A talk by Prof. Dioguardi at the 2nd Integrative Oncology Conference held in Modena, Italy.
Watch the video of Prof. Dioguardi’s presentation (in Italian) »
The way in which tumor cells grow and duplicate more efficiently than the normal ones is a very complicate subject from a methodological point of view, and therefore a topic which has not been studied as much as that relating to the attempts to kill them with chemotherapies or other physical and biological tools.
At the very beginning of the chemotherapy (CT) era, in the early Fifties of the XIX century, it was evident that nutrition plays a role both in slowing down the tumor development and in helping the animals to survive to CT. Even if most of the researchers who studies the metabolism of the neoplastic cell consider that anaerobic glycolysis plays a crucial role in the energy production of the tumor (the so-called Warburg effect), very few things are known about the mechanisms regulating the protein and lipid synthesis needed by the cancer cells to divide and spread.
The role of the energy production is essential exactly because the costs for the syntheses are huge, in a dividing cell, but the metabolic advantage of the cancer cell has not been clarified yet. In mammals’ metabolism there is a hierarchy among macronutrients, since the amino acids (AAs) provided by the proteins to the body are the only source of nitrogen, while both AAs and carbohydrates and lipids are sources of carbon, oxygen, and hydrogen. However, AAs are not all the same and proteins contain variable quantities of each AA according to their specific composition.
The most relevant categorization for biological aims is that between essential AAs (EAAs) and non-essential AAs (NEAAs). EAAs are not synthetized by the organism in amounts enough for living, while this happens for NEAAs when enough quantities of EAAs are available, since these latter allow the synthesis of NEAAs by donating part of their molecules. The carbon skeleton of most of the more abundant NEAAs in the proteins of our body, as glutamine, comes from the glucose metabolism in the mitochondrion, that is from transformations happening during the energy production in the Krebs cycle. Interestingly, the bowel is built to destroy the glutamine contained in the foods, it defends us from absorbing glutamine, even if this produces a substance which is potentially dangerous and highly toxic for the brain in case of liver failure, while it helps the absorption of precursors allowing the synthesis where needed in tissues and organs.
Knowing the complicate intra-organs metabolism, based on glutamine, is important because the cancer cells, as well as some cells of our body, particularly those of the immune system, depend and use glutamine as the main source of energy, consuming significant quantities of it to survive and carry on their tasks. Indeed, a lot of therapeutic attempts aimed at blocking the availability of glutamine to the cancer cell are under study. These attempted therapy act on the catabolic mechanisms driven by two specific enzymes, the glutaminases, which have the same substrate (i.e. glutamine) but different outcome products entering in the metabolism.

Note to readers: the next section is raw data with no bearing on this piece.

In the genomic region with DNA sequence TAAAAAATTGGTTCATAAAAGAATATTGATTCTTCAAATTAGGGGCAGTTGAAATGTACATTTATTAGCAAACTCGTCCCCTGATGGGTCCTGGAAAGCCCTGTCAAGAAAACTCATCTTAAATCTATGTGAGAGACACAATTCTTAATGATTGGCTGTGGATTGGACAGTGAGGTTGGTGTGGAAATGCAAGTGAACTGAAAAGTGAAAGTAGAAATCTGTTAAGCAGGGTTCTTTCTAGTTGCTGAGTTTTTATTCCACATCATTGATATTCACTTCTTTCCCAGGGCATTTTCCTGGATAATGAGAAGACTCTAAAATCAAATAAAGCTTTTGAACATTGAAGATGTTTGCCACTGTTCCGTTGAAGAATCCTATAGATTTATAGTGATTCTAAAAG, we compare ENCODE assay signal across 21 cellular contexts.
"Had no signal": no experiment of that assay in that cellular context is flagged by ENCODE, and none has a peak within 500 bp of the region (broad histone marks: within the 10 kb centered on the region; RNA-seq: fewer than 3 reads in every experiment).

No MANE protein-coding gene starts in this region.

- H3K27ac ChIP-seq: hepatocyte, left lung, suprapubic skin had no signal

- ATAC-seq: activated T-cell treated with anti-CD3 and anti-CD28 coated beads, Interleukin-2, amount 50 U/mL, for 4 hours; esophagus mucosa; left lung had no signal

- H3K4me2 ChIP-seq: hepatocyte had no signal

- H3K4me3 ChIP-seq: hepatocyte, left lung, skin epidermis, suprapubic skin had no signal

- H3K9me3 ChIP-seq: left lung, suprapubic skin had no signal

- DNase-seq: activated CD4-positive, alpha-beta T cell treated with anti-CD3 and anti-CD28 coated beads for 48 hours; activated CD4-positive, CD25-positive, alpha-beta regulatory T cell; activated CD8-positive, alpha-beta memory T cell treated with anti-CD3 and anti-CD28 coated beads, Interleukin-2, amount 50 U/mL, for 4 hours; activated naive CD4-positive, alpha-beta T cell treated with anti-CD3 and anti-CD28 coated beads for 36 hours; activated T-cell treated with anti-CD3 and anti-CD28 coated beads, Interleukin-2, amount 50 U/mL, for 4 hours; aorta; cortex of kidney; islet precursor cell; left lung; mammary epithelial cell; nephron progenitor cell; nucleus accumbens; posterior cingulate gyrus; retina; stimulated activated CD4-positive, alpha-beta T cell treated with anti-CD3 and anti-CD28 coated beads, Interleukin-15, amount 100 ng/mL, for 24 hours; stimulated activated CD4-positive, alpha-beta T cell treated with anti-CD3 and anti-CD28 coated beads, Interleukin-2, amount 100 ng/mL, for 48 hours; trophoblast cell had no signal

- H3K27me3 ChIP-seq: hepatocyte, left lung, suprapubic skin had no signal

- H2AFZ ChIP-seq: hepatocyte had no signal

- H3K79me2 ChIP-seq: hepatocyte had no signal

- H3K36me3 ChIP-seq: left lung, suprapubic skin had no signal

The growing knowledge on the biological and molecular basis of cancer cells functioning has led to the development of therapies which are very effective when the pharmacologically active dose is reached. However, this dose is often much toxic for organs and tissues, e.g. heart, which have a high metabolic activity, like the tumor. It is thought that 60% of patients do not take a dose able to optimize CT efficiency, and hence to obtain the desired outcomes. Moreover, in these patients it has been observed that CT toxicity is proportional to the integrity of the muscular mass, and the deficiency of peripheral muscle, i.e. sarcopenia, increases the chance of not reaching adequate therapeutic doses. Epidemiological data show that regular physical activity not only reduces the risk of neoplasia and promote longevity, but that it is also associated to a better tolerance to CT drugs and to a reduced number of relapses. Physical activity is the most important factor promoting muscular masses’ integrity, but an adequate diet is a necessary complement for maintaining or promoting the muscular structures. And even if with its specific characteristics, the heart is a muscle. The synthesis of muscle proteins is highly regulated by the intake of AAs, and EAAs (particularly some of them) have a prominent role in triggering this synthesis, when present in adequate quantity. However, protein synthesis is also associated to a very significant energy consumption (in fact, 4 ATPs are required for each AA added to the chain) and to the need to eliminate worn out proteins – and both these conditions are made effective by regular exercise.